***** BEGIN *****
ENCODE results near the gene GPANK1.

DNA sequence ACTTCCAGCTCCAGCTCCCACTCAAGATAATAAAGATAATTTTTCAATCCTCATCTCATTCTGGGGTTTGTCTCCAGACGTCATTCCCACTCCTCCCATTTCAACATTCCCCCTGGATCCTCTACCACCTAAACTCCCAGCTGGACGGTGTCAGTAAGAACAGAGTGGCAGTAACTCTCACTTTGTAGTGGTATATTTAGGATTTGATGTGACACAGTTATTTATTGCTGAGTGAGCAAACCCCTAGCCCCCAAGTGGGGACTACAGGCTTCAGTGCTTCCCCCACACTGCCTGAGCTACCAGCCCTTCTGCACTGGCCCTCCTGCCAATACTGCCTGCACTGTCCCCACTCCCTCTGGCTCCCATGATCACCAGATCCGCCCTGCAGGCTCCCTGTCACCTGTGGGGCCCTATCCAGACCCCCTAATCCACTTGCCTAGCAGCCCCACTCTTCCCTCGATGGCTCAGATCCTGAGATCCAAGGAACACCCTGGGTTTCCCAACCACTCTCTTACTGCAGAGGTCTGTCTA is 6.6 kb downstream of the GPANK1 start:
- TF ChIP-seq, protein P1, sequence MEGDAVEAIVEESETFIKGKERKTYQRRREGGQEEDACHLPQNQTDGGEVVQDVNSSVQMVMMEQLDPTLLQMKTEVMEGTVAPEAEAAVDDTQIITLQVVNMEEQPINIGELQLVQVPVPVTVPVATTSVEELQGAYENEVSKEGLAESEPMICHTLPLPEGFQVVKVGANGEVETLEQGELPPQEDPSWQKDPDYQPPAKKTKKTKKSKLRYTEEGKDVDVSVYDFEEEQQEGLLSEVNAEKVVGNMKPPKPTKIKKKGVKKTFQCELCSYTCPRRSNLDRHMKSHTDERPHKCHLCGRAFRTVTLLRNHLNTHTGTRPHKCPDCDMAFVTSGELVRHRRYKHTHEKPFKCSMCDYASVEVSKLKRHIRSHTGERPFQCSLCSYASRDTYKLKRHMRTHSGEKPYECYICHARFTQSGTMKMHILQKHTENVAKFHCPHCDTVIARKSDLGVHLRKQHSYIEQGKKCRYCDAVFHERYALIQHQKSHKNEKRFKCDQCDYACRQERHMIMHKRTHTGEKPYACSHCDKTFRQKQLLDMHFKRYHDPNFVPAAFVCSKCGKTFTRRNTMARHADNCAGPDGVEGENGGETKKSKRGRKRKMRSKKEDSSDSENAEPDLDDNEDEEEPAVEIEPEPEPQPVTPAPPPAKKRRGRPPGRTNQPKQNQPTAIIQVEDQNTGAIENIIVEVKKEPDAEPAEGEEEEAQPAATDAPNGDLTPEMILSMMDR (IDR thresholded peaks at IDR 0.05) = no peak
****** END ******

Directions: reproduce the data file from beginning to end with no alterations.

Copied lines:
ENCODE results near the gene GPANK1.

DNA sequence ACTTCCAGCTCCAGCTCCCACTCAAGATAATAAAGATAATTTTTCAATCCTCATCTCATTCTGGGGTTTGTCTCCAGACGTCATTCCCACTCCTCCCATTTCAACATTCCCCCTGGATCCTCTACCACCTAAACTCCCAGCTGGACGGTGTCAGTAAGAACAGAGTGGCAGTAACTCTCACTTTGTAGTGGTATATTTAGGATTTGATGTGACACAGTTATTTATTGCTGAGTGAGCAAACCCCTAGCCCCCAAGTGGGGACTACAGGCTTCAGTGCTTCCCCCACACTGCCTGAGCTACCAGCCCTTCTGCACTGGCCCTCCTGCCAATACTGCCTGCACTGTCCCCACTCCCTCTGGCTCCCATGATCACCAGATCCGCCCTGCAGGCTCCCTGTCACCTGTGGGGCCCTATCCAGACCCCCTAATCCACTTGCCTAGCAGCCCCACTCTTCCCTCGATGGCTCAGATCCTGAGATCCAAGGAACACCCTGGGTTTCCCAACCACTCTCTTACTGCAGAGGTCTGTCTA is 6.6 kb downstream of the GPANK1 start:
- TF ChIP-seq, protein P1, sequence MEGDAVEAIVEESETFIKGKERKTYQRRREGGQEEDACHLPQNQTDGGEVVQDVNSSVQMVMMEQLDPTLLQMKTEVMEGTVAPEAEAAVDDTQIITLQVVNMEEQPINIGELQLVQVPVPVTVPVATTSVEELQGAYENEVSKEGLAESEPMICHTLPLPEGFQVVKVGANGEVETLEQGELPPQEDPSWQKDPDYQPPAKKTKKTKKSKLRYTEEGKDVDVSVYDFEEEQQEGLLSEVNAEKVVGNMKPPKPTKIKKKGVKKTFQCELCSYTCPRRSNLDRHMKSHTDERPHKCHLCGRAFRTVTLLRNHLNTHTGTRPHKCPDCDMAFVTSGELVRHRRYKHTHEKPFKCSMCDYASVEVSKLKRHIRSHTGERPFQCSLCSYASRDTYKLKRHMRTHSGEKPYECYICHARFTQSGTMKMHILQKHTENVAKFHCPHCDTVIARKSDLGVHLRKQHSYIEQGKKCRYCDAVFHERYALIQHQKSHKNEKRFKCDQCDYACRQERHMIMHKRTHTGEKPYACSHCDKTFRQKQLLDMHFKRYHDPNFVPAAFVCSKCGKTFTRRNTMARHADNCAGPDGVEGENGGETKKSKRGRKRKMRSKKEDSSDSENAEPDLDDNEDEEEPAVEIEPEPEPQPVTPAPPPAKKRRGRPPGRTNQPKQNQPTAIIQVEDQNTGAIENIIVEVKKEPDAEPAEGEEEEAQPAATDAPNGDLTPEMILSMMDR (IDR thresholded peaks at IDR 0.05) = no peak